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12 New Books Coming in March

Every month, we share the books we can't wait to read. From memoirs to family dramas to suspenseful thrillers, there's something here for every reader.
Tertulia Staff •
Mar 3rd, 2023


What Have We Done by Alex Finlay (Mar. 7)

"Anyone who loves thrillers as much as I do already knows this one is coming. If it's anywhere near as good as The Night Shift, I will be hiding under the covers. Alex Finlay is terrifying in the best way!" -Romina Raimundo

Old Babes in the Wood: Stories by Margaret Atwood (Mar. 7)

"I like having a book of short stories with me for little reading breaks, and Atwood's reflections on family, marriage, loss, memory and the essence of shared life sound like the perfect companion." -Fernanda Gorgulho

Birnam Wood by Eleanor Catton (Mar. 7)

"A psychological eco-thriller about a bunker-building billionaire at potential odds with a guerrilla gardening group by Booker Prize winner Eleanor Catton. What more do you need to know?" -Erica Landau

Rootless by Krystle Zara Appiah (Mar. 14)

"From college sweethearts to a failing marriage that ends in a spousal disappearance, I'm sure this book is going to be a rollercoaster of emotions and I'm here for it." -Iliyah Coles

Hello Beautiful by Ann Napolitano (Mar. 14)

"As someone from a big complex family, I'm naturally drawn to family sagas with emotional depth, and this tribute to Little Women, a timeless classic, is definitely going on my packing list for my next visit home." -Fernanda Gorgulho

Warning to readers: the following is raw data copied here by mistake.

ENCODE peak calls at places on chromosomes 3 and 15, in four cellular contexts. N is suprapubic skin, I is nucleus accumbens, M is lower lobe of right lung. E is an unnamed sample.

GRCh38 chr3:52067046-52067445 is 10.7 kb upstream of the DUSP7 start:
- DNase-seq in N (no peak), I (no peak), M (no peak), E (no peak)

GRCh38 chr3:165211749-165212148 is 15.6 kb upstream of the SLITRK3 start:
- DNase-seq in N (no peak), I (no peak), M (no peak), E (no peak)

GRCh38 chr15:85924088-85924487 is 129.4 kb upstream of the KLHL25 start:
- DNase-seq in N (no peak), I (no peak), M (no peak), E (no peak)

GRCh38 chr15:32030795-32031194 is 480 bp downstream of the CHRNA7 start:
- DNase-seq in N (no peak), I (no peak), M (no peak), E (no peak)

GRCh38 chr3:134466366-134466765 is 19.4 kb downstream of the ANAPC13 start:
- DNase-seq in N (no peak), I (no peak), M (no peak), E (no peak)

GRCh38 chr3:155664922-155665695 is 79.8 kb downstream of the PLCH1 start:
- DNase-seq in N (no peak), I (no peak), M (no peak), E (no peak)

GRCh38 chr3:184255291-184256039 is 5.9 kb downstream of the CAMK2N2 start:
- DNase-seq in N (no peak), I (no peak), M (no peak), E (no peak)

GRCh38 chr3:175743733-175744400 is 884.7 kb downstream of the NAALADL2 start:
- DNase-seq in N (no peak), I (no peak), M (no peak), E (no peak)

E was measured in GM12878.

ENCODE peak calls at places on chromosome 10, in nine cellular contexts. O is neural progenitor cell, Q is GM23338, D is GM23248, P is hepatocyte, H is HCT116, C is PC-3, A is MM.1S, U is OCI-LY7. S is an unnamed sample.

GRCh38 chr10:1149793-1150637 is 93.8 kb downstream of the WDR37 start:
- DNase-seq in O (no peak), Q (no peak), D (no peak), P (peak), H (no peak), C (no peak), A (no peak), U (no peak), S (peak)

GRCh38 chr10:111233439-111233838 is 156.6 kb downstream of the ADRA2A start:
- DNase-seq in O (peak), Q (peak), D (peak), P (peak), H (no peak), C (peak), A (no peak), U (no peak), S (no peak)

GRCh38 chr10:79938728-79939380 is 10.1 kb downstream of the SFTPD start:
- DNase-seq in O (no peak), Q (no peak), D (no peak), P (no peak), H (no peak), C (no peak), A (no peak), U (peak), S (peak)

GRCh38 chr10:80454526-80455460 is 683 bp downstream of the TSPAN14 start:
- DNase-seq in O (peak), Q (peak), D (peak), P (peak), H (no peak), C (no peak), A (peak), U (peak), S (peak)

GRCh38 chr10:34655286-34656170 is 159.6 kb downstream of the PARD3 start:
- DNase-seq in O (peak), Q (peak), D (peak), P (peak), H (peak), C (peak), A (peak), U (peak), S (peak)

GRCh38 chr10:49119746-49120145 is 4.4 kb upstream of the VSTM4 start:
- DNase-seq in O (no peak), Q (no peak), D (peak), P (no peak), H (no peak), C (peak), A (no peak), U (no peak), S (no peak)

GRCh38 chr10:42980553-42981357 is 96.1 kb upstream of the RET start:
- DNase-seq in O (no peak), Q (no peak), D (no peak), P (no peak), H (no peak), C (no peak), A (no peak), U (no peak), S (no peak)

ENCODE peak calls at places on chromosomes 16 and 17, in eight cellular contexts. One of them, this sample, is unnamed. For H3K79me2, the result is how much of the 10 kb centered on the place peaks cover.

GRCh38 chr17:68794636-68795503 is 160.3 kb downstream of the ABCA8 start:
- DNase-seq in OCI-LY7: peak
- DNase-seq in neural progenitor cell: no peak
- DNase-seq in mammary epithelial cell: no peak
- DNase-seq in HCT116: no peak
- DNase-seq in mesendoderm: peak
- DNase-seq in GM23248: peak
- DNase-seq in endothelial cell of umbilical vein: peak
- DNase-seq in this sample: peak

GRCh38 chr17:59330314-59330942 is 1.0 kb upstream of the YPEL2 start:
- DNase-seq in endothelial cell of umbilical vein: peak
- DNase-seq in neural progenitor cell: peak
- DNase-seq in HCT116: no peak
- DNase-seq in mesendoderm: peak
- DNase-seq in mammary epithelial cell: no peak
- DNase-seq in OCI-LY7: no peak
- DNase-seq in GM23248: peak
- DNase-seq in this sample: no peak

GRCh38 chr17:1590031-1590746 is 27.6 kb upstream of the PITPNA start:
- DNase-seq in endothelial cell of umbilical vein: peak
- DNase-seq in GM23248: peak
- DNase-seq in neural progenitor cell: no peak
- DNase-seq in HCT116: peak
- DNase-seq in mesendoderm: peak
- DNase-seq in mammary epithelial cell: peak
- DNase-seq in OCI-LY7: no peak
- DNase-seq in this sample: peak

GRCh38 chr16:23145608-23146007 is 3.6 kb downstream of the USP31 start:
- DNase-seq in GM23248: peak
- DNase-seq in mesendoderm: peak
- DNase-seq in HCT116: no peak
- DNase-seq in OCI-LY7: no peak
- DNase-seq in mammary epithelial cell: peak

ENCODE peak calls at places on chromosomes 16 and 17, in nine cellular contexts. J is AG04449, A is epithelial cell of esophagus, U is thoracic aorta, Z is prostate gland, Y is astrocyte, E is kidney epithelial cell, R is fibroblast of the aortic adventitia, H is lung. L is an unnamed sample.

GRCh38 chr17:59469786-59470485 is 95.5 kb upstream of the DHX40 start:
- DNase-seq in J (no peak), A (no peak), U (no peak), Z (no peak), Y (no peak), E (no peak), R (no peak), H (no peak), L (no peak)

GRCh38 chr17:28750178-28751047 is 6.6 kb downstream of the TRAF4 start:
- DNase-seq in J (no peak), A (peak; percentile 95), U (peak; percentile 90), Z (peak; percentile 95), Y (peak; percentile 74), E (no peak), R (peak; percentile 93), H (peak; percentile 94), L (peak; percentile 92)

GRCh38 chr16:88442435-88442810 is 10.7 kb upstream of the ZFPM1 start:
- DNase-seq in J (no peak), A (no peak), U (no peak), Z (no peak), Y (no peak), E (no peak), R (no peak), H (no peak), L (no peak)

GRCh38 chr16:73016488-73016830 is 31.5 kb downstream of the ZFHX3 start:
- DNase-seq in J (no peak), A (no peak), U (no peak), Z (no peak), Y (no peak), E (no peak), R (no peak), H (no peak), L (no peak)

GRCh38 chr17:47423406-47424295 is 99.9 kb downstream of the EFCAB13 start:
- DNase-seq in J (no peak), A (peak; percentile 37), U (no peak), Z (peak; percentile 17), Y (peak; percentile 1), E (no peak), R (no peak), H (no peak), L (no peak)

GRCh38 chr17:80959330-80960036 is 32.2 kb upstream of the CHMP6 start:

Y/N by Esther Yi (Mar. 21)

"A Korean American living in Berlin follows her K-pop-obsessed heart to Seoul in search of her idol? Good for her! I love this for her, and for me, because I know I'm going to burn through every page of what will surely be a surreal and absurd journey." -Erica Landau

Lone Women by Victor Lavalle (Mar. 21)

"While horror isn't typically my go-to, I'm excited about this magical suspense novel about sisterhood and survival." -Fernanda Gorgulho


Funny, You Don't Look Funny: Judaism and Humor from the Silent Generation to Millennials by Jennifer Caplan (Mar. 1)

"Finally, a book my family may not argue about." -Erica Landau

Saving Time: Discovering a Life Beyond the Clock by Jenny Odell (Mar. 7)

"I'm a pretty anxious person and never feel like I have enough time, so Jenny Odell’s perspective in Saving Time will be both enlightening and inspirational." -Romina Raimundo

Sweet Enough: A Baking Book by Alison Roman (Mar. 28)

"Like a lot of us, I got into baking during the pandemic. I definitely wouldn't call myself a baking expert, but I'm hoping that the effortless dessert recipes in this cookbook will make me seem like one." -Iliyah Coles

Spoken Word: A Cultural History by Joshua Bennett (Mar. 28)

"I recently visited the Nuyorican for the first time and fell in love with spoken word poetry all over again. It's a division of the Black Arts movement that doesn't get taught enough, so I'm excited to learn more." -Iliyah Coles

Birdgirl: Looking to the Skies in Search of a Better Future by Mya-Rose Craig (Mar. 28)

"Coming from a family of bird lovers, I was immediately drawn to this memoir from birder and environmental activist, Mya-Rose Craig." -Emmanuel Hidalgo-Wohlleben

See Tertulia's February Staff Picks.

See Tertulia's January Staff Picks.

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